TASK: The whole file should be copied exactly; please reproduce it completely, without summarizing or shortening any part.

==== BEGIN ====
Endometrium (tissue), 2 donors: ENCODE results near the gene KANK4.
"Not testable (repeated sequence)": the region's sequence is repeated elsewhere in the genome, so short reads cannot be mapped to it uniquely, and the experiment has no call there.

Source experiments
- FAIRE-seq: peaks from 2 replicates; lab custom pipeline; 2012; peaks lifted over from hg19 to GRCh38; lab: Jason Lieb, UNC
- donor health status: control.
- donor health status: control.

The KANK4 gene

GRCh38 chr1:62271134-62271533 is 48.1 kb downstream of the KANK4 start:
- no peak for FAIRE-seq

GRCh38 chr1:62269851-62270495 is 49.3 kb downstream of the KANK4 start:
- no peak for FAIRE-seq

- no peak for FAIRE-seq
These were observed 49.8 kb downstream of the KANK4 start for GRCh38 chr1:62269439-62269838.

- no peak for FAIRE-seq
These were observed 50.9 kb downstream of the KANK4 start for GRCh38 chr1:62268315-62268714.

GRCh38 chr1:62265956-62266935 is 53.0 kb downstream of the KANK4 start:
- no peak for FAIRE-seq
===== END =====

Endometrium (tissue), 2 donors: ENCODE results near the gene KANK4.
"Not testable (repeated sequence)": the region's sequence is repeated elsewhere in the genome, so short reads cannot be mapped to it uniquely, and the experiment has no call there.

Source experiments
- FAIRE-seq: peaks from 2 replicates; lab custom pipeline; 2012; peaks lifted over from hg19 to GRCh38; lab: Jason Lieb, UNC
- donor health status: control.
- donor health status: control.

The KANK4 gene

GRCh38 chr1:62271134-62271533 is 48.1 kb downstream of the KANK4 start:
- no peak for FAIRE-seq

GRCh38 chr1:62269851-62270495 is 49.3 kb downstream of the KANK4 start:
- no peak for FAIRE-seq

- no peak for FAIRE-seq
These were observed 49.8 kb downstream of the KANK4 start for GRCh38 chr1:62269439-62269838.

- no peak for FAIRE-seq
These were observed 50.9 kb downstream of the KANK4 start for GRCh38 chr1:62268315-62268714.

GRCh38 chr1:62265956-62266935 is 53.0 kb downstream of the KANK4 start:
- no peak for FAIRE-seq